Smoking threatens young women

Nearly two-thirds of reproductive-aged women on the Chinese mainland are routinely exposed to secondhand tobacco smoke at home, and more than half are routinely exposed at their workplaces, according to a survey by organisations including the World Health Organisation.

The data were included as part of the Global Adult Tobacco Survey, with the China content produced in 2010 by the Chinese Center for Disease Control and Prevention, the United States CDC and the WHO.

"Tobacco use and secondhand smoke exposure in reproductive-aged women can cause adverse reproductive health outcomes, such as pregnancy complications, fetal growth restriction, pre-term delivery, stillbirths and infant death," said Michael O'Leary, WHO representative in China.

According to the findings, exposure to secondhand smoke among women aged 15 to 49 years old on the Chinese mainland is among the highest of the 14 low- and middle-income countries surveyed, such as Bangladesh, India and Mexico.

Also, women in rural areas of the country are more affected, where almost three out of four are exposed to secondhand smoke at home, compared to more than half in urban areas, the results showed.

Yang Jie, deputy director of China CDC's tobacco control office, said: "Women and children are most susceptible to secondhand smoke but worse, most of them choose to tolerate it."

Statistics from the Ministry of Health show that there are more than 300 million smokers on the Chinese mainland and approximately 100,000 people die from exposure to secondhand smoke each year.

At least 1 million die from smoking-related diseases annually.

"The Chinese government should take action immediately to address this, particularly to protect women from this health hazard," said Yang Gonghuan, deputy director of the non-governmental China Association on Tobacco Control.

The female smoking rate stands at 2.6 per cent on the Chinese mainland, relatively low compared to other places worldwide.

But among young women, particularly those working in cities, that can reach 16 per cent in some regions, she added.

Yang is a supporter of banning smoking in public places, and suggests the government also introduce other measures such as printing graphic warnings on cigarette packs about the dangers of smoking, banning tobacco advertising, and offering free advice on stopping smoking.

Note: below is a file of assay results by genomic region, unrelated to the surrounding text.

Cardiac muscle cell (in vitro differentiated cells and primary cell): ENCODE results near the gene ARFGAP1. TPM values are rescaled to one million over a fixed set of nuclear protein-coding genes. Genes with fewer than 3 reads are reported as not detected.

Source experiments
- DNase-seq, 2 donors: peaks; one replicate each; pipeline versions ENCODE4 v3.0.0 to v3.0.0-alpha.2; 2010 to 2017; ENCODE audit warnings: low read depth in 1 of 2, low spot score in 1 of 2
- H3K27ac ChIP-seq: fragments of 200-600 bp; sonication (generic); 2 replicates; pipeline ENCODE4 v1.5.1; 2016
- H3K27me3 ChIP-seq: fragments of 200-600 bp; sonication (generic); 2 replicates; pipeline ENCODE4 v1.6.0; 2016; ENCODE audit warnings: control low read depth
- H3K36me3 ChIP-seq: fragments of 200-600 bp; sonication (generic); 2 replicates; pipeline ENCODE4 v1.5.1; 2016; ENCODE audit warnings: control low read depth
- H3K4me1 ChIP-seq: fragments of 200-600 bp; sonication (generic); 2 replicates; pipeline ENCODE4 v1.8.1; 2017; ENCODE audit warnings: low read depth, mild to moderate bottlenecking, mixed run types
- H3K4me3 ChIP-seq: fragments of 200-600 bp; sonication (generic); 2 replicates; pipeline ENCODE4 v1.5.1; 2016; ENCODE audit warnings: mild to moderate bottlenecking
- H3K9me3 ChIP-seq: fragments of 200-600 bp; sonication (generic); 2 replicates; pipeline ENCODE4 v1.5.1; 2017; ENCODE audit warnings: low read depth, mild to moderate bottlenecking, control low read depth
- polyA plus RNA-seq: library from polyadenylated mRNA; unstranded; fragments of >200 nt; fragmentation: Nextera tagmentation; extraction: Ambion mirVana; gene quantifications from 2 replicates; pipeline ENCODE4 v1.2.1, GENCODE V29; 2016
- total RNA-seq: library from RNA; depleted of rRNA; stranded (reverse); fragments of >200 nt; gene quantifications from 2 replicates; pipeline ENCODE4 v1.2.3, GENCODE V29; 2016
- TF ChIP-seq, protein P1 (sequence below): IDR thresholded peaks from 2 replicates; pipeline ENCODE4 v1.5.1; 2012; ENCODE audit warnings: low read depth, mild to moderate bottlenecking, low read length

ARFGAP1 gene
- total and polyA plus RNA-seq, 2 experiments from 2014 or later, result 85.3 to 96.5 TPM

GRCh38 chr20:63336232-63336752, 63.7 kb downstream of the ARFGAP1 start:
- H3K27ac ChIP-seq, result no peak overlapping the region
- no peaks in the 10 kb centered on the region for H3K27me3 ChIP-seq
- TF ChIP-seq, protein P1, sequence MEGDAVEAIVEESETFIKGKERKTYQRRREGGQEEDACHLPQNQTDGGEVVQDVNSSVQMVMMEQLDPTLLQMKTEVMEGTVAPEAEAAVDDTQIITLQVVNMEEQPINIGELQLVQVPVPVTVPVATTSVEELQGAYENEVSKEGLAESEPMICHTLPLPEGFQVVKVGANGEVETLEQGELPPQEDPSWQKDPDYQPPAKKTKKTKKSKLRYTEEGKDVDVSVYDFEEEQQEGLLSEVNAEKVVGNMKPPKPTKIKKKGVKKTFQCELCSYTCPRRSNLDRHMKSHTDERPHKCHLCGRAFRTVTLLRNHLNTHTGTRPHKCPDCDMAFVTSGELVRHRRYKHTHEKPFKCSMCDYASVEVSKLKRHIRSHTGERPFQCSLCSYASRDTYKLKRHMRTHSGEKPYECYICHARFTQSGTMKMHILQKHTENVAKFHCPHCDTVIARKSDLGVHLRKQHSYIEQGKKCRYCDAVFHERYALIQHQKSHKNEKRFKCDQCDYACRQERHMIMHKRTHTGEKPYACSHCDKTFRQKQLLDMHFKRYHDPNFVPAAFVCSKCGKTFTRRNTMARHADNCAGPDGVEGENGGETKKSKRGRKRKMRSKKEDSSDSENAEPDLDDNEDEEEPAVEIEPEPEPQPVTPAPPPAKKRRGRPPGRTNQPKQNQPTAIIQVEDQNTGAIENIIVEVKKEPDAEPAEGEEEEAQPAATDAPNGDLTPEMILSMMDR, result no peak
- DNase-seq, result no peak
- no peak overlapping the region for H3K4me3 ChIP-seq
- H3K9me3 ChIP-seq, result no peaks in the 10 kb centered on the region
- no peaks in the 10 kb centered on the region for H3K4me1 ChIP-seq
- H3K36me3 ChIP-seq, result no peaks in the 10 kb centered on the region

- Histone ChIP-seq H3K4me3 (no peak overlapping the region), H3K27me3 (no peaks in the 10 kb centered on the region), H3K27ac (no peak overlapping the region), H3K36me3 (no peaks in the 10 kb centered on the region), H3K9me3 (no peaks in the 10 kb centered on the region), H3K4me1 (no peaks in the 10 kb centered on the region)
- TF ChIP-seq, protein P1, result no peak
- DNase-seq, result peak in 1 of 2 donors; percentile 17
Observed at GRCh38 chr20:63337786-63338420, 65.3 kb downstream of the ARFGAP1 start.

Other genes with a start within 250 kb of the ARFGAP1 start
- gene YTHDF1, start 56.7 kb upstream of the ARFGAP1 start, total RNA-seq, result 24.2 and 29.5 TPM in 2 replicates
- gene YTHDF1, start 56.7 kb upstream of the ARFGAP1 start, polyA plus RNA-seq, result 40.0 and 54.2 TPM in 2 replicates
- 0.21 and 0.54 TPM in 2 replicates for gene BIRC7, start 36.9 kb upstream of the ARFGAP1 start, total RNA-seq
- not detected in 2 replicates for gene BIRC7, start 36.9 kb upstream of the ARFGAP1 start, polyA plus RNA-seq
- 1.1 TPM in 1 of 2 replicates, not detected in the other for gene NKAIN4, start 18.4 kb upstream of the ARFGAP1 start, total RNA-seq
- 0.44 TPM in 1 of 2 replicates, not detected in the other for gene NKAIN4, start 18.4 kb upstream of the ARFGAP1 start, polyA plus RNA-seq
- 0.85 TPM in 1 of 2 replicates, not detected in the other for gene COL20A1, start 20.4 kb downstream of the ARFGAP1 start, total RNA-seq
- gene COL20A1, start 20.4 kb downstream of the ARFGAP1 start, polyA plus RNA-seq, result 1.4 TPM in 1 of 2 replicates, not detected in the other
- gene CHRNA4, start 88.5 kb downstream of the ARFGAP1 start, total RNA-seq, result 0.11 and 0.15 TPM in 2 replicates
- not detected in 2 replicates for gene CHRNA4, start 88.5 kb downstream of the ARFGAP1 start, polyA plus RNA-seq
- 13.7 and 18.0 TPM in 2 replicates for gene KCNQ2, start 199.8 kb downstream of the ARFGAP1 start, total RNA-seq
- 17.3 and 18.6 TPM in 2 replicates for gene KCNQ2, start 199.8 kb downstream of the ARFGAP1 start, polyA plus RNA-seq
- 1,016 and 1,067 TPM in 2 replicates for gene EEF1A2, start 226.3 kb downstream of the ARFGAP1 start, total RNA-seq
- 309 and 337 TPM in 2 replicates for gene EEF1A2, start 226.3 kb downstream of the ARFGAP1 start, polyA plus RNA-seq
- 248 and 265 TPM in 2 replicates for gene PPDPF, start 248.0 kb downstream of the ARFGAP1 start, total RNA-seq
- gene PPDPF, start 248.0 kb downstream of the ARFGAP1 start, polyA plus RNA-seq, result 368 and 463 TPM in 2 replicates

Other survey findings showed the male smoking rate reached 54 per cent on the mainland, second worldwide only after Russia, where 60 per cent of men light up.

In response, the Russian government has just passed a bill banning tobacco ads and smoking in public places.

"The Chinese government should follow suit - such measures provide countries with far-reaching and long-term benefits for public health and chronic disease prevention," Yang noted.

She said in recent years China has made efforts at controlling smoking, "but they are far from enough", she added.

In May, China's Ministry of Health released its first report on the hazards of smoking, which outlined the hazards of tobacco use, the ill effects of secondhand smoke, and emphasised the importance of stopping smoking.

In September, the ministry and the US Department of Health and Human Services launched the China-US Partnership on Smoke-free Workplaces, which encourages more organisations to implement smoke-free policies and extend 100 per cent smoke-free protection to all indoor workplaces, public transport and indoor public places.

Howard Koh, assistant health secretary of the US department, said the initiative would not only provide a platform for a healthier workforce, but help lead to a healthier environment among the community at large.

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